This journal is dedicated to my mother, Terry Pratt, who took her life on March 18, 2014 after losing a 6 month battle with depression. These are my stories of moving through the grief of losing her.
A friend once told me that parents should be the softest place to land for a child.
Undoubtedly, that’s what my mother was.
Although she passed away in March, 2014, I haven’t written about grieving until now. That’s not to say I haven’t felt the urge- I’ve felt a literal itch in my fingers to put my thoughts on paper… my experiences, what it’s like to suddenly be motherless at 26, and to grapple with the manner in which she left. The way my family has imploded.
I’ve put off writing about it like I’ve put off doing other things that bring me happiness…in an effort to sit deep into the grief, or, to prevent myself from being “too happy” while missing her, I don’t know. I’ve seen other people write about their grief with such courage and vulnerability, and a part of me has been afraid of breaking open in the same way. That opening up that wall that I’ve so carefully shut would be akin to peeling back layers on something that wasn’t quite ripe.
I’ve felt for some time now that my grief is on the cusp of spilling over, and trying to keep the waves at bay has been fruitless. (Triggers: music, handwritten notes, smells… oh- her smell- will do this to you). This is one of the many things people don’t tell you about grieving… that you feel closer to everyone you’ve never met who’s also lost someone because they can relate- and yet, you feel further away from everyone else who are closest to you. How do you explain to someone who’s idea of loss is an extended relative passing away at an old age that you have to cancel plans because you’re choking back sobs in your car in their parking lot, and you’re pretty sure your heart is actually breaking? How can you tell someone who’s complaining about their Mom being a bitch to stop it and appreciate her because she might be dead soon; to stop telling you “they know,” and “you’re so strong” because they don’t, and you’re not?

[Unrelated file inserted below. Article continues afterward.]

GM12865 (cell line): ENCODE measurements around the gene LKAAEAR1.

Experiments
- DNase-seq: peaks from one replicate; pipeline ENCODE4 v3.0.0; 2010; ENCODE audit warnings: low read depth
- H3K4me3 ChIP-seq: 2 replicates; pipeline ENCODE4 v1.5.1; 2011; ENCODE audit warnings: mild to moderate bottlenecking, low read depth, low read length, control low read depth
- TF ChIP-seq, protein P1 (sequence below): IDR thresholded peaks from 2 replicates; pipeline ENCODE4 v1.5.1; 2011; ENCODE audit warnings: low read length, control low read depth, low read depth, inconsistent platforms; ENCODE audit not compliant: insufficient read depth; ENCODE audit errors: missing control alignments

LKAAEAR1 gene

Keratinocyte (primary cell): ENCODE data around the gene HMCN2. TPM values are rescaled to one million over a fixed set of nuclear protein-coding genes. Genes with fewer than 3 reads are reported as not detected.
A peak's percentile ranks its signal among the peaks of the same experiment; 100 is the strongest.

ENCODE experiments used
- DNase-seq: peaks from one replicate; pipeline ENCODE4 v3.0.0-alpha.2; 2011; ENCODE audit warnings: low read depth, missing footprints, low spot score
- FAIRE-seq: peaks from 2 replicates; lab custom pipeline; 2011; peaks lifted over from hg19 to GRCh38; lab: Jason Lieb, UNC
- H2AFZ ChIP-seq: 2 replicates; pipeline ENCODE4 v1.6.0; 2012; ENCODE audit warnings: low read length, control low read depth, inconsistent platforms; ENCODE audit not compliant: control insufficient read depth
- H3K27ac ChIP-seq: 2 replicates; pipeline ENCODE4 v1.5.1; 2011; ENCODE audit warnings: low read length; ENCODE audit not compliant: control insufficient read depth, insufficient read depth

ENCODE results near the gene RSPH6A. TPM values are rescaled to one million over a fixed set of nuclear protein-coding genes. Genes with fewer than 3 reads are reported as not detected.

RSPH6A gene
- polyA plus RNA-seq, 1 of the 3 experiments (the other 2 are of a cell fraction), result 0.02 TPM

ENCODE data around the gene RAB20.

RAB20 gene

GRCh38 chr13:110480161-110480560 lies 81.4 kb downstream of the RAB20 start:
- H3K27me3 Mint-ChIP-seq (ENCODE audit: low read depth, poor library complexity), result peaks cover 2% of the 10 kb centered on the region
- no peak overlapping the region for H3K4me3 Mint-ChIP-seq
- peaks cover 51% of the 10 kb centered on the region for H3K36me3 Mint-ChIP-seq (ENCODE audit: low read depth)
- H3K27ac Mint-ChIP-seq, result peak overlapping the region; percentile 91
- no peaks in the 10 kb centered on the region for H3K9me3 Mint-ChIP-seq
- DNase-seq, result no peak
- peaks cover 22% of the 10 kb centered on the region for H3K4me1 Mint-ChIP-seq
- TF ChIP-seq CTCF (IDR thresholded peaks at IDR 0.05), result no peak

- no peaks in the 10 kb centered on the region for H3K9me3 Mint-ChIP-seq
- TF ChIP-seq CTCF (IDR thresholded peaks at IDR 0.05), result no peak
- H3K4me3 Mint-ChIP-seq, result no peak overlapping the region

Losing someone catapults you into a club you wish you weren’t a part of and an island that you float on. I’m “lucky” that my partner has experienced the exact same thing, by losing Mary, his mother and the love of his life in 2011 to Cancer. (I tell him now that I had no idea how strong he was, and hope he can forgive me for trying to be empathetic when I had no fucking idea and should have said so). Although I have met a lot of these people, I’ve found few people can talk about grief, and even fewer are comfortable listening.
My mother was my softest place, and I’m dedicating this blog to her. Raw, unedited and potentially polarizing, I expect the posts will resonate with some, and repel others. Above all, I hope it helps a reader to know that it’s okay to talk about death, grief, and life after losing someone.